Amid the mounting evidence that old mercury still impacts the area, Turtle and others from Grassy Narrows are impatient with progress on the federal government’s commitment to help build and operate a new care home that will help the sickest of those impacted by the industrial mercury poisoning.

Indigenous Services Minister Seamus O’Regan, now up for re-election as MP for St. John’s South—Mount Pearl in Newfoundland and Labrador, has said the government is committed to building the home.


Turtle has said a funding agreement offer from Ottawa is inadequate and, despite an assurance that any agreement would be “for keeps,” allows the government to walk away from the deal for any reason with 60 days’ notice. Turtle has not signed it.

The government said the offer’s language was standard contractual wording and not a reflection of Indigenous Services’ record on following through on its promises.

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Meanwhile, new details have emerged about the rift between Grassy Narrows and O’Regan. When the minister visited the reserve in May to talk about a care home deal, O’Regan and an aide met in Turtle’s office with the chief, a local MP, a lawyer representing Grassy and the community’s project manager, Robert Williamson.

Grassy Narrows project manager Robert Williamson.

Williamson said that during this meeting, when Grassy Narrows officials grew concerned that their vision for the home did not match O’Regan’s, Turtle pulled out a copy of former minister Jane Philpott’s 2017 commitment letter to the First Nation’s former chief. In the letter, Philpott committed to funding a feasibility study of a care home “as well as the construction and operation … once the design work and programming is ready.”

Williamson said O’Regan took the letter, tossed it aside and called it “crap.” O’Regan allegedly said Philpott should not have done this.

In response to Williamson’s account, the minister’s office said Philpott’s general commitment contained no specific design or operation details “that needed to be worked out in order to begin the construction.”

“His comments reiterated that his purpose for the trip was to finalize these details with the community, so that funding could flow quickly, and construction on the facility could commence,” a spokesperson said.

As a reflection of the minister’s commitment to get this home built, his office said that Indigenous Services has offered to bring in a “third party adviser” to help move the project along.

Kas Glowacki says that in 1972 he was part of a small team tasked with dumping drums of mercury and salt into a pit upstream from Grassy Narrows. The area he has identified is about 1 km south from another site the province is now investigating after a second tipster recently came forward.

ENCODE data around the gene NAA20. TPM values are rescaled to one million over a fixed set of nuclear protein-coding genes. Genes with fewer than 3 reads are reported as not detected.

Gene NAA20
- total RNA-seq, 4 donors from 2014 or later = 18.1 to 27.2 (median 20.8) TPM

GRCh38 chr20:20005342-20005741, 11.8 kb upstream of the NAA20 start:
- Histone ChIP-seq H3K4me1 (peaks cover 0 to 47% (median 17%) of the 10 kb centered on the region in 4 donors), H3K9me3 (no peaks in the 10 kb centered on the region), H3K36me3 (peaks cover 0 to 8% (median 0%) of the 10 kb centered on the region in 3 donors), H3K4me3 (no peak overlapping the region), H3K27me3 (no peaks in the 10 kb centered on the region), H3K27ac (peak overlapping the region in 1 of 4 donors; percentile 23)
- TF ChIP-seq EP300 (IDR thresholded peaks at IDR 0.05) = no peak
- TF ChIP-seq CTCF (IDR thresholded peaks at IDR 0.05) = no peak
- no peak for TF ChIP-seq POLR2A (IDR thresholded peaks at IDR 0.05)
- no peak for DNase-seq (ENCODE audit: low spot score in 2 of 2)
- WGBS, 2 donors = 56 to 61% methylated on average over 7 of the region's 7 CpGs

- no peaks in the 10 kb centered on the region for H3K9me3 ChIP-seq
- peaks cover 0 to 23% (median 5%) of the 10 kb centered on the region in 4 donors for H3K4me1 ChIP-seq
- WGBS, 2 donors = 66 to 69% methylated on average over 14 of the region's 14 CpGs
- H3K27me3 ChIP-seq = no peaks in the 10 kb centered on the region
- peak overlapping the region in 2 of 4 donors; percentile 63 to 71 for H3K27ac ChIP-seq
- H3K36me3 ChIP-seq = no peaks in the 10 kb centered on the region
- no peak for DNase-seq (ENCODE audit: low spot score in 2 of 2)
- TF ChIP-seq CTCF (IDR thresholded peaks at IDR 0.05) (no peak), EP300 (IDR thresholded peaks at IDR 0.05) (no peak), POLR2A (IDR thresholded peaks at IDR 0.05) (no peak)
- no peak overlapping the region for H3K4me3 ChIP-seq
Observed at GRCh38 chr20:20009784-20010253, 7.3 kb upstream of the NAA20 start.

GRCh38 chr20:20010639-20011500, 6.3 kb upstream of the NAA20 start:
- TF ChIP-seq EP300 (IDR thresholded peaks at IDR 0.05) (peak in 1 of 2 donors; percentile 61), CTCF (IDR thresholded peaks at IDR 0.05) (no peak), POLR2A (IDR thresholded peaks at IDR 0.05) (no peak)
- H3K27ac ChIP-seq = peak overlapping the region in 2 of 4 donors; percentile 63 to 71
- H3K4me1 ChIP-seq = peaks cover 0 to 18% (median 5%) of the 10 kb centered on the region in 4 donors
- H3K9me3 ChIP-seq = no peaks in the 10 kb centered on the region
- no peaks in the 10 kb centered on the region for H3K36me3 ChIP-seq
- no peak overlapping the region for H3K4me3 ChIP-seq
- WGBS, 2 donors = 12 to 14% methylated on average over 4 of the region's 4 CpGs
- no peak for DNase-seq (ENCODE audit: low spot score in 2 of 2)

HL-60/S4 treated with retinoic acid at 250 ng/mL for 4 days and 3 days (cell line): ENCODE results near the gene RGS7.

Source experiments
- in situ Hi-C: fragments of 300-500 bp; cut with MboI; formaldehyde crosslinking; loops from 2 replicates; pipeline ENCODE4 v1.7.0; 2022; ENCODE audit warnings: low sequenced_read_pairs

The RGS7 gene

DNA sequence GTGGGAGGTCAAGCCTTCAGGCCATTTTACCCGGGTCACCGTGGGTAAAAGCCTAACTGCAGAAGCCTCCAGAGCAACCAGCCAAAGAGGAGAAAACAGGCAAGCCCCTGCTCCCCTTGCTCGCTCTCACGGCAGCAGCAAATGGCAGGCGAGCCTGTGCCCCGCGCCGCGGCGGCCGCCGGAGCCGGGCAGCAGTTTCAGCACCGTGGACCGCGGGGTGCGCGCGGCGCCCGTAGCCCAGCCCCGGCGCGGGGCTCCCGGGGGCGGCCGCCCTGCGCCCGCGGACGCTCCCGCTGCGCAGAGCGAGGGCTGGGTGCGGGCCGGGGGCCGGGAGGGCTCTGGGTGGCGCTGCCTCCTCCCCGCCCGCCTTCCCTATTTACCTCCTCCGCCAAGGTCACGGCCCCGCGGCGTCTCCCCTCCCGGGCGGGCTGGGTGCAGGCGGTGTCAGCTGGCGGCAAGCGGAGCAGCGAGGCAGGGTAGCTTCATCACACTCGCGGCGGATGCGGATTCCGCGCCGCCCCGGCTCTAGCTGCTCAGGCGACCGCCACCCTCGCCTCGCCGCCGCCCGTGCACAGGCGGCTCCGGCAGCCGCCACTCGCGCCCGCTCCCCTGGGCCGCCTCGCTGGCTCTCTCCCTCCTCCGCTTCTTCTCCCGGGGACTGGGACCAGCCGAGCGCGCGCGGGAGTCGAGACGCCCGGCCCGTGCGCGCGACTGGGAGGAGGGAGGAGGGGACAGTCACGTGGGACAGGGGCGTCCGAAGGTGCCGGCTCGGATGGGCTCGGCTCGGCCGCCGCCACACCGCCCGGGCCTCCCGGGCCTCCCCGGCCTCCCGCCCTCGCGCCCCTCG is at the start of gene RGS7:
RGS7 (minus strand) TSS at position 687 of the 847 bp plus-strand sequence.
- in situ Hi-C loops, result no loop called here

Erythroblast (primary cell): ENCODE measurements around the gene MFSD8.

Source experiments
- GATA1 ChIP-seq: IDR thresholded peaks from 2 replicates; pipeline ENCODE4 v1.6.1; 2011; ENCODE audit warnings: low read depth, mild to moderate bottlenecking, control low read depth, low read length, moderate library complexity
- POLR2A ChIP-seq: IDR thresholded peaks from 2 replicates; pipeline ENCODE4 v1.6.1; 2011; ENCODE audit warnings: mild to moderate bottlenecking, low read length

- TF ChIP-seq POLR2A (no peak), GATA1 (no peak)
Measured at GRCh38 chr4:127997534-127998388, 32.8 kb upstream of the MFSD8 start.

When Glowacki first came forward in 2015, before the Star and Earthroots and subsequent government tests found mercury in the soil, an email written by Glowacki went to the Grassy Narrows chief at the time, and he passed it along to the Environment Ministry.

The tip was initially ignored. A ministry staffer assured community leadership in an email that “the Dryden pulp mill is not a source of mercury.” No one at the ministry followed up with Glowacki to ask more questions.

Asked what if any role Domtar has in investigating the area identified by the second tipster, a company spokesperson said: “Domtar thinks it is important for the government to survey the area identified by the second tipster. … The company has told the (ministry) that we stand ready to provide the government access to the property to conduct an investigation as may be required. As of today, Domtar has not received any direction from the (ministry) in this regard.

“If there are others who have information about historical contamination on or around the property, we encourage them to come forward and share what they know with the (ministry).”

The company spokesperson also said the Environment Ministry recently sampled the Wabigoon River, which runs past the mill toward Grassy Narrows, and results show that the “overwhelming, ongoing source” of mercury in the river is from contaminated sediments downstream of Dryden.

When asked about this data, the province said the work is ongoing: “Preliminary results suggest that mercury remains elevated in sediment and water. Work is also being undertaken to characterize potential movement of mercury in the vicinity of the mill site. To fully understand the sources, movement and fate of mercury to the river system a full synthesis of all of the data collected to date is required.”

As part of its ongoing probe of the second alleged dump site, the ministry said it reviewed “information from the one well located at this site” that was sampled in December 2017 and results were “below the lab detection limit for mercury.”

Turtle hopes both alleged dump sites are excavated soon.

“With each month it becomes more clear that our fears are real and that the government does not have this mercury problem under control,” he said.

David Bruser